“Planning, testing and more planning,” says Jackman. “Our team spent over two years developing a critical path roadmap for the move,” she explains. “It’s like a puzzle—the more pieces there are, the more complex it becomes. It’s not as simple as driving people back and forth; every patient has files, equipment and needs unique to their conditions, and we had to account for the intake, inventory and organization of each of these pieces.”
In the weeks leading up to the long-awaited move, CRTKL’s team conducted multiple practice runs featuring volunteers who were assigned different patient conditions to account for—like pneumonia, sepsis and labor. They were even given scripts, written by the transition team, to accommodate a multitude of different situations. The simulated patient volunteers checked in, put on their ID bands and hospital gowns, and attached themselves to the medical equipment reflective of what the patient they represented would need. After being loaded into an ambulance with all their new belongings, they were set up in their new rooms under the watchful eyes of multiple caretakers.
“It’s important for us to take these drills seriously,” Jackman continues. “Obviously, the stakes are much higher in the actual move, and we learn more about how to improve patient care and comfort with every practice run that we do.”
Another issue unique to healthcare transitioning is the impact of the all-too-common construction schedule drift. While delays are a nuisance in any project, they can quickly become life-threatening in a clinical environment. Any time anyone touches anything in the hospital, it must then be sanitized, checked for quality, and reworked to ensure there is no chance for infection to spread. “When you drive a screw into a wall, sawdust falls to the floor. In a hospital, that sawdust is potential infection,” Jackman explains.
On August 25th, 2019, CallisonRTKL’s transition team and Adventist HealthCare hospital staff moved over 100 patients. Twenty ambulances drove back and forth from Takoma Park to Silver Spring, MD, transporting patients and their supplies throughout the day.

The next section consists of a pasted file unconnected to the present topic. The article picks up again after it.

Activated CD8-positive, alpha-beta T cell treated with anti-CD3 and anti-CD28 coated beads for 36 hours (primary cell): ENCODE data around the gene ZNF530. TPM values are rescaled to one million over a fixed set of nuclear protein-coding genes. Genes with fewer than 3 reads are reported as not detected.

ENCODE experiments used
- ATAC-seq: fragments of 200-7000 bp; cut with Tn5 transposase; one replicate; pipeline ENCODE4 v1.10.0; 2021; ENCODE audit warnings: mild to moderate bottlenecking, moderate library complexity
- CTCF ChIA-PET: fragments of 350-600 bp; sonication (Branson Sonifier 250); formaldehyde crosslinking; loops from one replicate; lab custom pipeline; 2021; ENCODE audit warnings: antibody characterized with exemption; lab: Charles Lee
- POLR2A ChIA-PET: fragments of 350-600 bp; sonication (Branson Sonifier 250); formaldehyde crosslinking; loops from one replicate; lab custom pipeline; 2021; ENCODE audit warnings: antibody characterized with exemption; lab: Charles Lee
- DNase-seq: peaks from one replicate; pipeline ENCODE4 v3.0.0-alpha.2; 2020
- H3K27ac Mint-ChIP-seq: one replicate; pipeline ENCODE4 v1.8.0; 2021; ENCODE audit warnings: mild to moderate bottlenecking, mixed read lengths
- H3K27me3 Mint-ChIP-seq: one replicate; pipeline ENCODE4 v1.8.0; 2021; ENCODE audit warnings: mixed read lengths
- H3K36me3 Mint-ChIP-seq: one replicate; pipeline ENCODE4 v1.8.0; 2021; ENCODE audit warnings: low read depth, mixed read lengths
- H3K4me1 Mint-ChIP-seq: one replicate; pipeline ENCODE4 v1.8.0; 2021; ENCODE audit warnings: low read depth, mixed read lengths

A little over a month later, the team did it again in Wisconsin.
Fewer pieces and patients, perhaps, but with no lesser consequences, Tomah Memorial Hospital first opened in 1952. It was a 25-bed independent, critical access hospital looking for a re-brand and a newly designed facility to further inspire health, wellness and care for the patients and families they serve. After the new three-story, 140,000-SF Tomah Health completed construction, CallisonRTKL’s transition team moved the hospital’s entire suite of patients in just over an hour.
When it was finally complete, Jackman recalls a hospital executive’s response. “Velma?” he called, “This is all so… anti-climactic.” This comment became the team adopted motto, proving that their years of planning had truly paid off.
“Even though it was a smaller operation than some we’ve done, it was still critical that we planned every detail of the move,” says Jackman. “Many patients are suffering from a variety of acute and chronic conditions that require multiple and different levels of care, and we needed to ensure that the move was as safe and comfortable for them as possible.”
In an industry that celebrates design and implementation, transitioning often falls to the wayside. It’s a specialty that may not look as good on Instagram, but without it, people die. Thanks to our healthcare transition team, patients, families and staff at both Adventist HealthCare White Oak Center and Tomah Health are now enjoying the human-centric design upgrades at their new facilities with ease and can fully leverage their innovative design.